This book is a collection of articles published in journals and as such is a bit of a mixed bag. There were some very good things. There were some rather overlapping things (i.e. one article would have ideas and phrases overlapping with a different article on the same subject). And there were some things were I have to part ways with the Archimandrite. So I wouldn’t particularly recommend it to a non-Orthodox person, though it had some interesting information about the relationship between the Communist government and the Orthodox Church and did contain some very good articles.

Going from the sacred to the profane, I've read forty-some percent of the 800-page-long Varney the Vampire and I am giving up on it at least for the time being (may or may not pick it up again later). It has some historical interest as an extremely seminal and influential work in the development of vampire fiction; for example, this is where we get the vampire coming in the window of the bedroom of the pure, beautiful young lady trope, and the appearance of the vampire in the early vampire film Nosferatu was taken directly from the character of Varney in this book. Also, the character of the vampire in this novel is much more developed and round than the title character of Dracula, which Varney predates. However, as expected of a book for which the author was paid by the word, it is unendurably long-winded and full of digressions. It is not badly-plotted in the first several chapters, where one thing is followed by the next with a good progression and a sense of unfolding events, but after a while it starts to lose its way, and from the summaries I've read it apparently is even more meandering and without focus in the parts of the book that I have let to read. It's not that I think that reading it to the end would be a total waste of time, but right now I just can't bring myself to continue to the end when there are so many more valuable things I could be doing.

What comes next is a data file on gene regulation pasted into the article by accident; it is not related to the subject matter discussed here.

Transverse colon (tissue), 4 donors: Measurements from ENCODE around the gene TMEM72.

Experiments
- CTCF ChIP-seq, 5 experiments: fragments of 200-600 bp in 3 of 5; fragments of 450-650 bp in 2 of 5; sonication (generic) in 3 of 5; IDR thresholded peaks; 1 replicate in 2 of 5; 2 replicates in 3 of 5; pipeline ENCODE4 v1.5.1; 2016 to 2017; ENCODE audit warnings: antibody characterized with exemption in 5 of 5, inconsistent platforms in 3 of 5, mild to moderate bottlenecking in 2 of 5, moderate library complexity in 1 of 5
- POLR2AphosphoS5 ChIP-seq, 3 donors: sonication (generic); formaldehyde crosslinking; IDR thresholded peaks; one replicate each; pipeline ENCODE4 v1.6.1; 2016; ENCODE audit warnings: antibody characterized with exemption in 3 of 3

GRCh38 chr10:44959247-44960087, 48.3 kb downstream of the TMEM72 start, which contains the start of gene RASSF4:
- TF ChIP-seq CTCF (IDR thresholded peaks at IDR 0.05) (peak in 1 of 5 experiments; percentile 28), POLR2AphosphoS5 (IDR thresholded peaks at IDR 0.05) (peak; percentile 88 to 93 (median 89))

Re: What are you reading?

PostPosted: Sun Mar 27, 2016 7:13 pm
by the_wolfs_howl
The Bible and the Future by Anthony A. Hoekema

A very good, detailed summary of different views of what the Bible says about the future - death, resurrection, heaven, the millennium, etc. It was obvious which views Hoekema was most sympathetic to, but I think he treated them all fairly and pointed out their strong and weak points.

The Healing Spell by Kimberly Griffiths Little

A surprisingly touching YA novel about a girl who tries to perform a magic spell to heal her mother from a coma. You can see it either as modern fantasy or just as a completely realistic and plausible story. Even though the main character and her family are sort of nominal/superstitious Catholics, there was actually a very good, sound perspective on God and miracles and the power of faith. It was more than just the wishy-washy, "The dreams that you wish will come true." You actually have to put your faith in something, and act on that faith. I cried a surprising amount while reading this book; it awoke in me some emotions I didn't know I was dealing with, since my relationship with my dad is actually quite similar to the main character's relationship with her mom (though he's not in a coma, thank God).

Re: What are you reading?

PostPosted: Wed Apr 06, 2016 8:31 pm
by Kaori
The Faith We Hold by Archbishop Paul of Finland is a very short volume (less than 100 pages) that covers a few of the most central points about Orthodox Christianity. Not a bad little volume, but it is not exhaustive or systematic and is not meant to be; it just discusses at some length a small number of things that are at the core of the Orthodox faith.